I have not tried one, but razor-style electric scooters are cheap enough to take a risk on (about $500 I believe), compact (you could stash one under your desk), and at least triple the range of a person on foot. When I look around Brentwood, I see an area perfectly designed for scooters. Bike paths are standard on new sidewalks, so limiting clashes with pedestrians or cars. The distances are just a bit far for walking: 15-20 minutes to Hastings, or between Holdom and Gilmore. A scooter gives one access to the *entire town centre* in about 5-7 minutes.

      In the 1920s, American cities experienced street car traffic jams. While governments dithered on building subways and els, ordinary citizens had to move – so they just got on with it, and individually went out and bought cars. They created the demand, governments responded with infrastructure, and the rest is (tragic) history.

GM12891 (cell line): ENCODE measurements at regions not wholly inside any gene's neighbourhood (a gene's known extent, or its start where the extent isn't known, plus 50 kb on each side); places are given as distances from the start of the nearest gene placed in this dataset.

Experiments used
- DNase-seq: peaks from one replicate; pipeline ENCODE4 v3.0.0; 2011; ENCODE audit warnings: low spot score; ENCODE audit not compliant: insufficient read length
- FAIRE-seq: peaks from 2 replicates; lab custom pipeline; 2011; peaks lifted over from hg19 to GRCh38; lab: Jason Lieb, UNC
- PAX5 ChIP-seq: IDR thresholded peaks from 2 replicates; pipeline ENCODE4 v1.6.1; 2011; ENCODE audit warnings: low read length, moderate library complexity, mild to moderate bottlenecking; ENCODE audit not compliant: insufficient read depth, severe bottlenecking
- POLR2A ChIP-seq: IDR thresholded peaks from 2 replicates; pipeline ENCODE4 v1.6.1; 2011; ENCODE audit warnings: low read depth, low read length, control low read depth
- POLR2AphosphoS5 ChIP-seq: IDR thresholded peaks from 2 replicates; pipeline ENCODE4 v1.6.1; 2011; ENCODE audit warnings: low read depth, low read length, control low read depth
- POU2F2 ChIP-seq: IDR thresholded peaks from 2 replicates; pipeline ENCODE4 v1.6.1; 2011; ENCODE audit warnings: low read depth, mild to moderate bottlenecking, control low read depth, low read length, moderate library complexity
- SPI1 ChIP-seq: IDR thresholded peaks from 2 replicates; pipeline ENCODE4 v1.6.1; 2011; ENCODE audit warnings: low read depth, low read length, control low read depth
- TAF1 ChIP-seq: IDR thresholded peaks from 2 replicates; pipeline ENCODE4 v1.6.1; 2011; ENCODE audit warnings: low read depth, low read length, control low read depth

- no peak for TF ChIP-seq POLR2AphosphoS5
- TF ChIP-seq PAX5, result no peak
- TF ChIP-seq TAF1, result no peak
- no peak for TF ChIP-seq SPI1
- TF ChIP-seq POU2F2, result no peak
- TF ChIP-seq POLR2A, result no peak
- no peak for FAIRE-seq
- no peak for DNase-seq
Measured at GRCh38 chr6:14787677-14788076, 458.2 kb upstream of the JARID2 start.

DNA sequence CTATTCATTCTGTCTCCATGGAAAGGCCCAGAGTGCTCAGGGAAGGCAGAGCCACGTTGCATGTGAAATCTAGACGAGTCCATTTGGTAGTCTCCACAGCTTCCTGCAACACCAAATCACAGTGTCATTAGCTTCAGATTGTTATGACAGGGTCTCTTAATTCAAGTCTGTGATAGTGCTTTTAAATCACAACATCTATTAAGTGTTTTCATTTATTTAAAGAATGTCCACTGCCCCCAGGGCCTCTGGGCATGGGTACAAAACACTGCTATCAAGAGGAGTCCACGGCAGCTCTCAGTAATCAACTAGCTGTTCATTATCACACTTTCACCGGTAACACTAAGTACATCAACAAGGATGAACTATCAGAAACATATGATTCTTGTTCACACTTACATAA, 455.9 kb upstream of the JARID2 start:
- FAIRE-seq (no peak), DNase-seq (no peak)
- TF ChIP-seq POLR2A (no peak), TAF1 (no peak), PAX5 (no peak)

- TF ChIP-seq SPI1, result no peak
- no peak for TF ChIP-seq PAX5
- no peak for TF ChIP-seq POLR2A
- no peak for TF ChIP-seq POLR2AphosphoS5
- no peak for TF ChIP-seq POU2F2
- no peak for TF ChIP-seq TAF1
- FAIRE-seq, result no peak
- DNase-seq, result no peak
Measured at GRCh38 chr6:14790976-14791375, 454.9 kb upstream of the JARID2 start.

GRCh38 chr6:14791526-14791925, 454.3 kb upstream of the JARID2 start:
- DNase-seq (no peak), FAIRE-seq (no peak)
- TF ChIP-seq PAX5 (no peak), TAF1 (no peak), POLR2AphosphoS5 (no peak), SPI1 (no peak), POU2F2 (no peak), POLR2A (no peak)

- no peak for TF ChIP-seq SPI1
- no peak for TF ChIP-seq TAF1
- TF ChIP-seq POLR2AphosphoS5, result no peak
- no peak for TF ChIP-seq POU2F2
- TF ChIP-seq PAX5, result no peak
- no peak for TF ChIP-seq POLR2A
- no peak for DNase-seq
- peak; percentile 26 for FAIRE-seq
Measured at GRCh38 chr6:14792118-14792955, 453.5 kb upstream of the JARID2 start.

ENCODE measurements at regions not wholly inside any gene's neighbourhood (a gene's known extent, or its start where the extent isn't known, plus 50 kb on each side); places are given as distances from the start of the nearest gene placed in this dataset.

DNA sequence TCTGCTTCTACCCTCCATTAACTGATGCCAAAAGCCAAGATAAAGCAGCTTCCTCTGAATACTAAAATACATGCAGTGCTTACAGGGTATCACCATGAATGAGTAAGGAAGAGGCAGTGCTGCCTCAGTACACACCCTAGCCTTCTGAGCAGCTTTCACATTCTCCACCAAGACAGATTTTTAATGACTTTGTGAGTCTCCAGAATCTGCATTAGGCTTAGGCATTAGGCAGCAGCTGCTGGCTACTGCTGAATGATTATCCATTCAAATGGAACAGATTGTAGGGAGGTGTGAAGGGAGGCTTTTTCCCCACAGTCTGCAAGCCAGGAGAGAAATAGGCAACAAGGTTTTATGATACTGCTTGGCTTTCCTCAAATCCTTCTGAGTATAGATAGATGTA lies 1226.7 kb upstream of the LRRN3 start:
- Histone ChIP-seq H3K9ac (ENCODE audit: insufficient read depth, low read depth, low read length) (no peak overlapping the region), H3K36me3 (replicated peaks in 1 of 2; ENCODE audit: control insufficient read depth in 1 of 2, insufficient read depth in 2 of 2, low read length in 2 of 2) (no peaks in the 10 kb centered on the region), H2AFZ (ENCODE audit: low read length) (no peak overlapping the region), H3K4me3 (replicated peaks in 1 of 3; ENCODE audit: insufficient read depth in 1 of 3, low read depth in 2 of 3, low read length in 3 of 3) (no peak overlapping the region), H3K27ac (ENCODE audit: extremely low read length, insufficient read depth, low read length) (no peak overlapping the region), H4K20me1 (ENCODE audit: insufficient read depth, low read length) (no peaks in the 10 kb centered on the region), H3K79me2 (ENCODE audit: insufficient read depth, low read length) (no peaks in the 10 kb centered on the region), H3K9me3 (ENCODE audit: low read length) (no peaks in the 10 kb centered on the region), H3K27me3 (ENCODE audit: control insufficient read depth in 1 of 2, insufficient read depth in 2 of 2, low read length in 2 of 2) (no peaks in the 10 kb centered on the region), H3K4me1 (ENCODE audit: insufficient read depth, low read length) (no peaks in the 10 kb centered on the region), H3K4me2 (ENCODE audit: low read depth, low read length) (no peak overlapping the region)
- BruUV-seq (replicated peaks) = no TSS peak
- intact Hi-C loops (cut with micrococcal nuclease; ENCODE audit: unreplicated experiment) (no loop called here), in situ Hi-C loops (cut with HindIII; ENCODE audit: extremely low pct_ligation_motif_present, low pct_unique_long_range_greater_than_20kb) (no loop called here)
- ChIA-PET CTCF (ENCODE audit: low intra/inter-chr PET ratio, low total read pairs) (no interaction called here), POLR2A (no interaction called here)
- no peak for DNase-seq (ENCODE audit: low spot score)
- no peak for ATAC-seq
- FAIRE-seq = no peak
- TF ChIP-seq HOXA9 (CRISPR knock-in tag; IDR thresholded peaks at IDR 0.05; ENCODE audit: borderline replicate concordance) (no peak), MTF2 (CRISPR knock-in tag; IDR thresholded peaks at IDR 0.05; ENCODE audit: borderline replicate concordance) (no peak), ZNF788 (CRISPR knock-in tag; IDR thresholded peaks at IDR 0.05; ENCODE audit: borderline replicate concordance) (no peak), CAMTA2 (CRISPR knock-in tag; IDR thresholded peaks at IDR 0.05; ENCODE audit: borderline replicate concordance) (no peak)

Look at Vancouver today. Population is rising. Traffic is becoming unbearable but is physically impossible to fix. Transit is decent, but it’s not nearly adequate and suffers from a list mile problem. It’s the same scenario as in the 20s (albeit with better governance). As before, there is a way that individuals can just get on with it: they can take a scooter to transit and opt out of traffic. The need exists; all the pieces are already there. I think it’s just a matter of time.

      What about the bicycle you say? It has greater speed and range, but it is bulky, expensive and easily stolen, demands greater commitment and is significantly dangerous. In many places the infrastructure is not there (roads with car traffic don’t count). There is a culture of performance and expertise that has built up around them that is very off-putting. Also, people are lazy (watch them try to save 15 seconds walking when they park). Yet the bicycle is succeeding – and will continue to succeed, for the same reasons as the scooter. But I think there is room for both.